Limitations in Nepalese law and UNHCR policies also obstruct full protection for survivors of gender-based violence and women and girls’ ability to seek redress through the criminal justice system. No existing Nepalese law specifically addresses domestic violence. Furthermore, a thirty-five-day statute of limitations under Nepalese law for registering rape and sexual offense cases with the police has allowed many assailants to escape criminal prosecution. This short statute of limitations is one reason that the refugee aid workers and Nepalese government employees accused of sexual exploitation in October 2002 have not been prosecuted. Inside the camps, many victims and perpetrators of gender-based violence continue to live close to each other. UNHCR has cited constraints such as lack of space in the already overcrowded camps and concerns that relocation would constitute collective punishment of the families of alleged perpetrators. Victims have the option of relocating, but as they are reluctant to leave their neighbors and community, they perceive such relocation as further punishment.
These problems occur in the context of a protracted refugee situation and flawed categorization process that puts refugees at risk of statelessness. In June 2003, the Bhutanese and Nepalese governments announced the results of a verification and categorization process that lacked transparency and fell far short of international standards. The format of the interviews prevented women from fully participating in the verification and categorization process and forced those who suffered sexual violence in Bhutan to recount their traumas in front of all-male panels of Bhutanese and Nepalese government representatives. The governments of Bhutan and Nepal announced that in the first camp to be categorized, only 2.5 percent of refugees will have the option to return to Bhutan with full citizenship, while the rest face an uncertain future.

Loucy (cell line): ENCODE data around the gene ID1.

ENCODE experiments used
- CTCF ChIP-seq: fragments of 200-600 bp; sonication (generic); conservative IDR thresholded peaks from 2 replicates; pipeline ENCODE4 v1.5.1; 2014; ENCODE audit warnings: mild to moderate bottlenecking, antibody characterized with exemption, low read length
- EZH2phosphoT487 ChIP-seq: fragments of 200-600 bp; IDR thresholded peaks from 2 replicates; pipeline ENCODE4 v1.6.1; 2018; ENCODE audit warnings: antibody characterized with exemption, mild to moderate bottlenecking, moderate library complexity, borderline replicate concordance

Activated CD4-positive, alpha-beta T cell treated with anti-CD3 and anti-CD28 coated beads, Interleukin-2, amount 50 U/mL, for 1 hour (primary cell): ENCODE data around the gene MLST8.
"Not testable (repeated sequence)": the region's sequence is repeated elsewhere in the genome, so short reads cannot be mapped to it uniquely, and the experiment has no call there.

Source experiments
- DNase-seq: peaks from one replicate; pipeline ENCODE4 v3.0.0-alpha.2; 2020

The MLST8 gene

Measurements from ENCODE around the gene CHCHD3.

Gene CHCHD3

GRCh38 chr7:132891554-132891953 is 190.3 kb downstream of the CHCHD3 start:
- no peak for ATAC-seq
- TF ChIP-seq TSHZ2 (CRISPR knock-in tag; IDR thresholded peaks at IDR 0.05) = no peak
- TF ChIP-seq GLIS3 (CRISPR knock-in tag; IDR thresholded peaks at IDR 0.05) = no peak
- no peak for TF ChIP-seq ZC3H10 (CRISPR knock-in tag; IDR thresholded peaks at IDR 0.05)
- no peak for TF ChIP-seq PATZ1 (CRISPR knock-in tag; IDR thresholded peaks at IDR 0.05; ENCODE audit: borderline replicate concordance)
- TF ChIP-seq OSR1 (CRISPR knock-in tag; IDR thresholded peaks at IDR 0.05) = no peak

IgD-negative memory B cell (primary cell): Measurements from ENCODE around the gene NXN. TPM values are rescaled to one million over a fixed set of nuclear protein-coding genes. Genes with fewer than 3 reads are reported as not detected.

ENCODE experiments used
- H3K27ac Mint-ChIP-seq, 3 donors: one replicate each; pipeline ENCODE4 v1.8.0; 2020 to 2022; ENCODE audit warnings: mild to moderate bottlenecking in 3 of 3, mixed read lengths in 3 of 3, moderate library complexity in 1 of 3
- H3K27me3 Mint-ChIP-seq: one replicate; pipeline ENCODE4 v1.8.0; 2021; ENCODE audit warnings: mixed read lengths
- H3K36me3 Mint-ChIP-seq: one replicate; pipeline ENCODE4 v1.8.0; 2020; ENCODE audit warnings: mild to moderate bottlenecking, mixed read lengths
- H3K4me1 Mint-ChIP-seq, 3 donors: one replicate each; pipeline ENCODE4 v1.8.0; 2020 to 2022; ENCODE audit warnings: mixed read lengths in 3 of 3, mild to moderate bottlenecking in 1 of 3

International law protects the right not to be arbitrarily deprived of one’s nationality and establishes state responsibility to provide protection against violence, to punish perpetrators of violence, and to prohibit discrimination on the basis of sex. Both Nepal and Bhutan must fulfill their commitments to protect the human rights of women and children as demonstrated by their ratification of the Convention on the Elimination of All Forms of Discrimination against Women (CEDAW) and the Convention on the Rights of the Child (CRC). As member states of the United Nations, they are also bound to uphold the Universal Declaration of Human Rights, which is recognized as reflecting customary international law.
The government of Nepal and UNHCR should act decisively to protect women from discrimination and violence, including by improving the response to domestic violence, amending the camp registration system, and promoting changes in Nepalese domestic law. These actions are not only important remedies for Bhutanese refugee women in Nepal, but also set an important precedent for the implementation of UNHCR guidelines addressing gender-based violence in refugee situations globally.
Bhutan and Nepal must also resolve the refugee situation through a timely and fair process that adheres to international standards and protects the rights of all refugees, including women and children. Both countries should ratify the 1951 Refugee Convention and other major international human rights treaties.
This report is based on interviews with 112 refugees in the following camps in Jhapa and Morang districts of southeastern Nepal during March and April 2003: Khudanabari, Beldangi I, Beldangi II, Timai, Goldhap, and Sanischare. Of these 112 interviews, thirty-seven were with refugees serving on elected camp management committees, members of refugee-run nongovernmental organizations (NGOs) operating in the camps, teachers, or health workers. Human Rights Watch conducted an additional thirty-eight interviews with concerned United Nations agencies and NGOs, including the Geneva, Kathmandu, and Bhadrapur offices of UNHCR, all the aid agencies working as implementing partners in the camps, UNICEF, refugee advocacy groups, and Nepalese NGOs. We also conducted nine interviews with Nepalese government officials and police, including the foreign minister and camp-level administrators of the RCU. In New York, Human Rights Watch interviewed representatives of Bhutan to the United Nations.
All names and identifying information of the refugees interviewed have been changed to protect their confidentiality. For the same reason, certain identifying information has been withheld for other interviewees where necessary. In this report, “child” refers to anyone under the age of eighteen.